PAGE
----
Cover

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Title Page, Copyright Page

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CONTENTS

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CHAPTER ONE. THE PROBLEM AND THE PLAN

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pp. 1-28

A good deal of work has already been written on the topic of questions, most of it in recent years, and most of it on the "logic" of questions.1 Yet in spite of the volume of literature on the topic, what remains missing in all this is a systematic study on the phenomenology of questioning...

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CHAPTER TWO. TOWARD A DEFINITION OF A QUESTION

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pp. 29-60

In this chapter I examine some of the principal ways that the questioning act has come to be interpreted by philosophers.1 Some of these interpretations have been put forward as definitions of a questioning act, and still others have been intended as only partial descriptions of it...

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CHAPTER THREE. ON THE CONSTITUTION OF THE OBJECT-IN-QUESTION (ON THE "PREDICATIVE QUESTION," PART I)

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pp. 61-100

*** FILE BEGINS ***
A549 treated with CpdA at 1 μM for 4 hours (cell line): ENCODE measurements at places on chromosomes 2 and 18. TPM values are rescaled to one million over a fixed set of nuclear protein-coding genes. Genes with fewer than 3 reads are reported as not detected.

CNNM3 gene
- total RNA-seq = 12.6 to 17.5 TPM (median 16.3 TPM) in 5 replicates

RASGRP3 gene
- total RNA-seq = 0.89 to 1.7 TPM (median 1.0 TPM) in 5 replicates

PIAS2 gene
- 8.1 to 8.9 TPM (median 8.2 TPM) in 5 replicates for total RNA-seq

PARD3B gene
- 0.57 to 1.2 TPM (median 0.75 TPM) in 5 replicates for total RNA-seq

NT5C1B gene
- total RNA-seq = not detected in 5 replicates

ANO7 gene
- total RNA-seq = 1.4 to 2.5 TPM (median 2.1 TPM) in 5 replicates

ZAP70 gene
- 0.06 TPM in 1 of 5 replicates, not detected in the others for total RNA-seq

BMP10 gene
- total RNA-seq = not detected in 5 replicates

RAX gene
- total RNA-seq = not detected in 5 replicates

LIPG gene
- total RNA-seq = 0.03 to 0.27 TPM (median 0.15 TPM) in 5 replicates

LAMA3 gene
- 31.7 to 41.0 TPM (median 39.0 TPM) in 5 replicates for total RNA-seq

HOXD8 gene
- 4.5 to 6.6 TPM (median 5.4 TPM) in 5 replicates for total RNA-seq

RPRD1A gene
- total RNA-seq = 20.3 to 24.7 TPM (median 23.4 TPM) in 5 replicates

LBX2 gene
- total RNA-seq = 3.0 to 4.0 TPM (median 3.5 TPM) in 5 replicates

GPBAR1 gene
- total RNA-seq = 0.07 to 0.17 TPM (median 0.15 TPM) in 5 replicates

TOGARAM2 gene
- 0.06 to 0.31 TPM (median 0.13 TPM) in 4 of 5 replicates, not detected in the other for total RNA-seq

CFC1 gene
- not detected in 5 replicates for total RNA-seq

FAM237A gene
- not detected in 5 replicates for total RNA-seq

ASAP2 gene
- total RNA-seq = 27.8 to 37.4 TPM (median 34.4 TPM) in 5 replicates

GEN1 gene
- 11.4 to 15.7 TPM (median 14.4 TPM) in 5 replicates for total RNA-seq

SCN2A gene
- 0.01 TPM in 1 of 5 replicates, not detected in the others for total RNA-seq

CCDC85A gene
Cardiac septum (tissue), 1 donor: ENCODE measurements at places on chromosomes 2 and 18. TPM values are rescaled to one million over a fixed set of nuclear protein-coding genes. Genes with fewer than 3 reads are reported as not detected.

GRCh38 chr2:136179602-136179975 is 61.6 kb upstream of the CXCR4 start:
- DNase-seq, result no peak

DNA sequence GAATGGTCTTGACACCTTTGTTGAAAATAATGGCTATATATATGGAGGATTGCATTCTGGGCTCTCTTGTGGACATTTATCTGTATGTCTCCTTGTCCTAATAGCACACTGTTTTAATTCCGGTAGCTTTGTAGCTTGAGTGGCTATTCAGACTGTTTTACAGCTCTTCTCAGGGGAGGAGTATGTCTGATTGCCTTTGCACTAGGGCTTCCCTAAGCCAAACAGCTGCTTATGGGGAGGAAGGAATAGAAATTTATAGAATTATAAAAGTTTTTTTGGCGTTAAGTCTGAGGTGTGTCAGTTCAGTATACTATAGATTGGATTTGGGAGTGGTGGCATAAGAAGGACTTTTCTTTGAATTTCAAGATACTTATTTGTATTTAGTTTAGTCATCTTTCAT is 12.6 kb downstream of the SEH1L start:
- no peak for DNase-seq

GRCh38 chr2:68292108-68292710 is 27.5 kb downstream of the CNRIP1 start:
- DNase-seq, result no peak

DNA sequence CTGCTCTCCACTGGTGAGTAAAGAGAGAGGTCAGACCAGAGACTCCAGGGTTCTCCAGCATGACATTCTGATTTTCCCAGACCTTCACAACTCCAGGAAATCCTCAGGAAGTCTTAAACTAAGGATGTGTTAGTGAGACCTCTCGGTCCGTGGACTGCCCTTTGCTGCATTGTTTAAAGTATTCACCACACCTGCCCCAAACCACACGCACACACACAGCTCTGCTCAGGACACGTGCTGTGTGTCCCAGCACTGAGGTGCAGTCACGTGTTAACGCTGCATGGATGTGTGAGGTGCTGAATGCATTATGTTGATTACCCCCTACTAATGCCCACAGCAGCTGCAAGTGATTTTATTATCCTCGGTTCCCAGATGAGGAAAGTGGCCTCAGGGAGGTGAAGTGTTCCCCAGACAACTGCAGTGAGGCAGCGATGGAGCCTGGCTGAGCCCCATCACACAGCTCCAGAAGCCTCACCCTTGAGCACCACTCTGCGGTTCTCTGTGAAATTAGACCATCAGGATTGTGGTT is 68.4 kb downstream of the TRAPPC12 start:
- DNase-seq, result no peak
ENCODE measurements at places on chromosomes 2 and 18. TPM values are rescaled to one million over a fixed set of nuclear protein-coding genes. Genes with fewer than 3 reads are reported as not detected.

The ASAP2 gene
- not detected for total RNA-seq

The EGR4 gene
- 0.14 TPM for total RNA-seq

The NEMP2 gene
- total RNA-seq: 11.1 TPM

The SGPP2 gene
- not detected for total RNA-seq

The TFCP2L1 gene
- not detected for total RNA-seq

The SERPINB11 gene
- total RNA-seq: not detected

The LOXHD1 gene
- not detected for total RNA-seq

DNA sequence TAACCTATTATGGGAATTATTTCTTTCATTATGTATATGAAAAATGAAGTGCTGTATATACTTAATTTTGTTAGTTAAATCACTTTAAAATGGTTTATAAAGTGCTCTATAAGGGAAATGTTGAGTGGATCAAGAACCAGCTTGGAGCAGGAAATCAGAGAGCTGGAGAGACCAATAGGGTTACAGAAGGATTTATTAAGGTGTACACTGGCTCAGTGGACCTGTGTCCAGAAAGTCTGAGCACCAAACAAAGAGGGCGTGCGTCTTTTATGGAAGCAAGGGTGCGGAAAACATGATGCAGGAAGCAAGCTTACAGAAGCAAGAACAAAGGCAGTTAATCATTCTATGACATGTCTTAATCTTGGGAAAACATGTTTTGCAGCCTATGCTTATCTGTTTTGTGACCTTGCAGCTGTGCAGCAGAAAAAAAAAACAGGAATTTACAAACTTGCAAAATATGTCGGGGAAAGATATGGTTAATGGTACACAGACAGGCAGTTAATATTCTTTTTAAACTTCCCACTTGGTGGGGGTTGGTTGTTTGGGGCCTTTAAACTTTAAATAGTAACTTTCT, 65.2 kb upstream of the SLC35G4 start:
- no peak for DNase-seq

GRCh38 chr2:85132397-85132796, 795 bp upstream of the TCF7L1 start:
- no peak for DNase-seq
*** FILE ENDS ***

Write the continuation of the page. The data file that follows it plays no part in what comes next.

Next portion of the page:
What is there to say about the intended target of a Q? Structurally, what sort of "thing" does a Q characteristically aim at? These are the questions I shall try to answer in the present chapter. Before elaborating on this...

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CHAPTER FOUR. A THEORY OF ANSWERING, A THEORY OF INFORMATIVENESS (ON THE "PREDICATIVE QUESTION," PART II)

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pp. 101-138

Clarifying what makes for a "piece of knowledge" is the central aim of Husserl's Logical Investigations, if not also of his other works as well. The Sixth Investigation, with which the work ends, is entitled, appropriately enough...

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CHAPTER FIVE. WHAT DOES IT MEAN? WHAT IS ITS CAUSE? (ON THE WHAT-QUESTION)

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pp. 139-178

There are any number of ways by which to classify Qs: into "yes-no" Qs and "word" Qs"; into "unique-alternative" Qs and "complete-list" Qs; into "nonexclusive" Qs and nonsense Qs, to name only a few. Surprisingly, a classification not to be found in the technical literature is that between what we have called the "predicative...

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CHAPTER SIX. WHAT WE KNOW BY NOW, AND WHAT COMES NEXT

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pp. 179-210

The objective of the present work has been to examine the notion of intentionality (in roughly the Husserlian sense of the term) in terms of the idea that questioning and answering are basic to it. I mean "basic" not in the sense that questioning and answering are obviously "important" types, or "common" types...

BIBLIOGRAPHY

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pp. 211-226

INDEX OF NAMES

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pp. 227-230

INDEX OF SUBJECTS

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pp. 231-237